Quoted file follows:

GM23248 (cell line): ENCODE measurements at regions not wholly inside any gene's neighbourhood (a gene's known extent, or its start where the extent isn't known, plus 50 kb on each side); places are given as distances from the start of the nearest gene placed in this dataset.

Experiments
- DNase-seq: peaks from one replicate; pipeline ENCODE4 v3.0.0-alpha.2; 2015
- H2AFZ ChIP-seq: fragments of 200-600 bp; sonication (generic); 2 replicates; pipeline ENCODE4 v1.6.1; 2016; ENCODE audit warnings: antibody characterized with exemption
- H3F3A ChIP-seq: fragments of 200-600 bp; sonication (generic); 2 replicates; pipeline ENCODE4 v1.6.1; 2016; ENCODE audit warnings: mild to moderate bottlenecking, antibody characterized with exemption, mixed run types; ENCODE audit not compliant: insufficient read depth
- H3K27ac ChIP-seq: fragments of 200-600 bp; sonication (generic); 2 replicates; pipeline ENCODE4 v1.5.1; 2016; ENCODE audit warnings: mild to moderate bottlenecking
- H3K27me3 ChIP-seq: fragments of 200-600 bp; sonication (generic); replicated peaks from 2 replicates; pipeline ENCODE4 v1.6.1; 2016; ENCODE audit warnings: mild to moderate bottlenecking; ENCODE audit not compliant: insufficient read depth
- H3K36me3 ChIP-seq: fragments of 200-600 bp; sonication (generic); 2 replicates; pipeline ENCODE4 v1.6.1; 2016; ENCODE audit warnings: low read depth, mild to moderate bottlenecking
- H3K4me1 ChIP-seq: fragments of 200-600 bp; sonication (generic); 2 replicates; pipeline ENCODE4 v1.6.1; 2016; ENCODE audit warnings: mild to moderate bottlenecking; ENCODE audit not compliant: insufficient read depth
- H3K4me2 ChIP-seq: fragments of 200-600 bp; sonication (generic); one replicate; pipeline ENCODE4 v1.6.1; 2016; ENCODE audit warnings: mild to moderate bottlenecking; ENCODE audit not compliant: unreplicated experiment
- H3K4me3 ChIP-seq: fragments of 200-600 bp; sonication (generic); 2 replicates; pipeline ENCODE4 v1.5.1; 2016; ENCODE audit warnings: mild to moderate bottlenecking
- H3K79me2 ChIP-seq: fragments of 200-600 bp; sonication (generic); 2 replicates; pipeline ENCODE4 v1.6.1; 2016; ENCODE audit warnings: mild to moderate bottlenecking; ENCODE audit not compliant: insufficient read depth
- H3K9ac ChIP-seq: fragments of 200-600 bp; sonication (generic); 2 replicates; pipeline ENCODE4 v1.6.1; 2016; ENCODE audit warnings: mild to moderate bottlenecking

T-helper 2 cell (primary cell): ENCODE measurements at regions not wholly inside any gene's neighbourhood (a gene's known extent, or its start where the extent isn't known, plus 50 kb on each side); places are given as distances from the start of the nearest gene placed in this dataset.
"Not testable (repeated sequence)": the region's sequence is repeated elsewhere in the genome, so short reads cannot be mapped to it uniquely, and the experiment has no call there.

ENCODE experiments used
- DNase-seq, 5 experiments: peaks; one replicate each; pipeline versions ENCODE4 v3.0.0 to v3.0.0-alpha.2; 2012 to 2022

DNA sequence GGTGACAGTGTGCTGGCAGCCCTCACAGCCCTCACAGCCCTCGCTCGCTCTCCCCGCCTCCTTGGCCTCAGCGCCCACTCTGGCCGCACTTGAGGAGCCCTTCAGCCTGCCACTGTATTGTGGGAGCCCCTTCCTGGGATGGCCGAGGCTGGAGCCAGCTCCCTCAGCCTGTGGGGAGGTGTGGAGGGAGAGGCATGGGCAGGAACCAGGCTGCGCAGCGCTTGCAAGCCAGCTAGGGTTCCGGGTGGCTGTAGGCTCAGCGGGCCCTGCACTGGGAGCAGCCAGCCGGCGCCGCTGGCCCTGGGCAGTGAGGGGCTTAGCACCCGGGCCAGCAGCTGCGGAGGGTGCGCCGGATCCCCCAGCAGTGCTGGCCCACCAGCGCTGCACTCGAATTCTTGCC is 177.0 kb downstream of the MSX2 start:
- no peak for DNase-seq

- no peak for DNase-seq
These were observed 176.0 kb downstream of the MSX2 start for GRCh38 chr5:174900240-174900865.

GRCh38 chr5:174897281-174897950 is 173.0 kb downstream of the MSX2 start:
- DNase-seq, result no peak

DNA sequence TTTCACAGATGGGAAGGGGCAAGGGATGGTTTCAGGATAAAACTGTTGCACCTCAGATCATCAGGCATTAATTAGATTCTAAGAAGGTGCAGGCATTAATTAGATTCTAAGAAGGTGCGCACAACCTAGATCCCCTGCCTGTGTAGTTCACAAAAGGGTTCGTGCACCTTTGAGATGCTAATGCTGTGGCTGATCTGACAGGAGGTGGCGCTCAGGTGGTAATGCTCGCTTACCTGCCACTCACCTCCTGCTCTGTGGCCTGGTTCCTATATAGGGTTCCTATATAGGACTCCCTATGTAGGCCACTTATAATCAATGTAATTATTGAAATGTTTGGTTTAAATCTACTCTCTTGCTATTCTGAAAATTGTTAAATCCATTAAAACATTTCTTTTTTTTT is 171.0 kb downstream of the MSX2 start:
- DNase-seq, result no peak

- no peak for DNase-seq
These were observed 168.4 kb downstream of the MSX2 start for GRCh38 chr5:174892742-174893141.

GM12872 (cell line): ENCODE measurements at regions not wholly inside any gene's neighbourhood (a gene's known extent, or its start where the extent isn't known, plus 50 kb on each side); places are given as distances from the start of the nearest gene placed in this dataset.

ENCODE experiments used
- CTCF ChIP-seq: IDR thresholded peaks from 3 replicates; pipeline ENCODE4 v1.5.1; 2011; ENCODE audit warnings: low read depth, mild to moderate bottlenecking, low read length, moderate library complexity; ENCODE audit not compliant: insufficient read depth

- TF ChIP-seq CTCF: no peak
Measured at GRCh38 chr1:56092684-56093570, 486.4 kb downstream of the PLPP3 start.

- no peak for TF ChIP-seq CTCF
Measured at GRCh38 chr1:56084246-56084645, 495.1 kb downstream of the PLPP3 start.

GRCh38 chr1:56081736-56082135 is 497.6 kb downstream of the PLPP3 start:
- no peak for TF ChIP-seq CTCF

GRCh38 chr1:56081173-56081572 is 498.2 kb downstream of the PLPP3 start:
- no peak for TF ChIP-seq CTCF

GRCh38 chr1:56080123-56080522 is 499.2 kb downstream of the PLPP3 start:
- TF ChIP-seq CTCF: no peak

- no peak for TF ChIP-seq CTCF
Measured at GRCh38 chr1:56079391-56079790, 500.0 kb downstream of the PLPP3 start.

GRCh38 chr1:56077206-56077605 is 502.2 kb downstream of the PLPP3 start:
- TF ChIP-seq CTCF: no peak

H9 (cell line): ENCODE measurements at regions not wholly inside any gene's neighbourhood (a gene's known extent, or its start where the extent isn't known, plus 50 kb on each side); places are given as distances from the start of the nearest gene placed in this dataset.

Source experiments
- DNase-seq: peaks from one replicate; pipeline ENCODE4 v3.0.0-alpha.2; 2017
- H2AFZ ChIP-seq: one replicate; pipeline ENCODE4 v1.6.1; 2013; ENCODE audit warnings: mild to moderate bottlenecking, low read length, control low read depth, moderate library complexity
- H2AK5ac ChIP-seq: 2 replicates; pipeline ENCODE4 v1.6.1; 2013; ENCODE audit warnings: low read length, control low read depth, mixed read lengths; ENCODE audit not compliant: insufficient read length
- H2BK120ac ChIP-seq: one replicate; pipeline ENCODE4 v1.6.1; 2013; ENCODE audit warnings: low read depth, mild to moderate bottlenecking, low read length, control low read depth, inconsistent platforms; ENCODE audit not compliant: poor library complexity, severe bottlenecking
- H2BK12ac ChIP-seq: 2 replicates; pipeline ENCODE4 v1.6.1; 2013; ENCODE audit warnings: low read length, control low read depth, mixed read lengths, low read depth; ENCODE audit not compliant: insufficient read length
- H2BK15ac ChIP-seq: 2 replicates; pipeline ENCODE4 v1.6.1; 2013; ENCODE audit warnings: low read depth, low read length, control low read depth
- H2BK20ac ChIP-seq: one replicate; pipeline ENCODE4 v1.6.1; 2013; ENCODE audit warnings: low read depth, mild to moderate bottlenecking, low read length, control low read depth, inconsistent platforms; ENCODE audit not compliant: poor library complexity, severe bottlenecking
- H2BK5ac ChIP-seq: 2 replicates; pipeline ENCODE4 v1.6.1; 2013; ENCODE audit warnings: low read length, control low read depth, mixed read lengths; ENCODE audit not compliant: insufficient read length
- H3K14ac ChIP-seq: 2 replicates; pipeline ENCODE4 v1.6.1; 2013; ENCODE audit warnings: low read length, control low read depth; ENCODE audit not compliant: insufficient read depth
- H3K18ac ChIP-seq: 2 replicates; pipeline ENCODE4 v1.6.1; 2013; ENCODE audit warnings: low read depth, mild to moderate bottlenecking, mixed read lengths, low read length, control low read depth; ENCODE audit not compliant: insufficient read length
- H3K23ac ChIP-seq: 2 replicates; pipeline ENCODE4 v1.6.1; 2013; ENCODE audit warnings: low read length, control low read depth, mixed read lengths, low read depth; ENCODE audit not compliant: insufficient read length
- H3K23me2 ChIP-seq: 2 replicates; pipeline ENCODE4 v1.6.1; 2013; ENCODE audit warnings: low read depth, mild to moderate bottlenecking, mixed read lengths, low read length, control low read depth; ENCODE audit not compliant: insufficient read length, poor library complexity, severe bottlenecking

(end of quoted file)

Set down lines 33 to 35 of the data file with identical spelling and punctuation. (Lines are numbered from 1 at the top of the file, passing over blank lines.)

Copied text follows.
- no peak for TF ChIP-seq CTCF
Measured at GRCh38 chr1:56084246-56084645, 495.1 kb downstream of the PLPP3 start.

GRCh38 chr1:56081736-56082135 is 497.6 kb downstream of the PLPP3 start: